14. Kevin gets it right when he points out this is an entertainment program. We can all wax romantic about Michael Jackson's "Beer Hunter" series (which Discovery won't even bother to reissue on DVD) but he wanted to make more and had every reason to believe there was an audience for it circa 2000. But it wouldn't sell.

    (As an aside, I'm sure that Sam would have had a sizable roll in at least one episode.)

    Dr. Wort, I'm with Velky Al. Look, I have no problem with some beers costing more . . . for a good reason, like the ingredients (time being one).

    But across the Atlantic there are plenty of beers of higher quality than those that sell for many times more here. Affordable beer is a right in Franconia.

  15. Well, to me it seems like craft beer is still mostly capturing market from macros and making new markets rather than stealing market away from each other. So I would think that all craft beer gets a bump if this series is a hit. If Joe six-pack routinely 'grabs some buds' seeing this might make him a bit more adventurous - maybe.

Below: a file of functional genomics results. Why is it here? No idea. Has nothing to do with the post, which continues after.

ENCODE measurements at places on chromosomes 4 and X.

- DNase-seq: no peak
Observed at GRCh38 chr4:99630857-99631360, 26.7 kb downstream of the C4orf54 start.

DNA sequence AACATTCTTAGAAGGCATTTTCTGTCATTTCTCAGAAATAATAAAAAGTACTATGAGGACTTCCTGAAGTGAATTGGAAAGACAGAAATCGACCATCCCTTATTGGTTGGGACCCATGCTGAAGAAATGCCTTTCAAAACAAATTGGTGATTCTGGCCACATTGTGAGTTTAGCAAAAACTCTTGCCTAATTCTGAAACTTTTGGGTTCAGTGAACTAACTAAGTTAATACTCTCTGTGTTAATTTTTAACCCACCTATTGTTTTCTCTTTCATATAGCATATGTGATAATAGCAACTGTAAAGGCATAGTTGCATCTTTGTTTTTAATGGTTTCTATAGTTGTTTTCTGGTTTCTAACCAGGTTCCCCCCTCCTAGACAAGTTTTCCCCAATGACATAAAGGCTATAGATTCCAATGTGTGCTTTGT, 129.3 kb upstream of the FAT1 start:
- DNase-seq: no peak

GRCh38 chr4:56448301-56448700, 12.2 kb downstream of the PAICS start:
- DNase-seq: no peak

16. "But it wouldn't sell."

    It will sell with the right voice and the right story. Good beer just hasn't triggered it's Jancis Robinson or Hugh_Johnson yet.

    And I just don't buy into the "it must be the best thing because it's what we have" approach. Frankly, you are all being a bit.. err... Canadian about this.

    I am with Jeff and others on the fact that Sam had to do what he would do. Another missed opportunity isn't his fault.

  17. Dr. Wort,

    Historically, beer was for everyone - whether you were a street porter that gave a beer style the name, Thomas Jefferson brewing your own at Monticello or a Trappist monk brewing to support your monastery. Beer was not about class because it transcends class.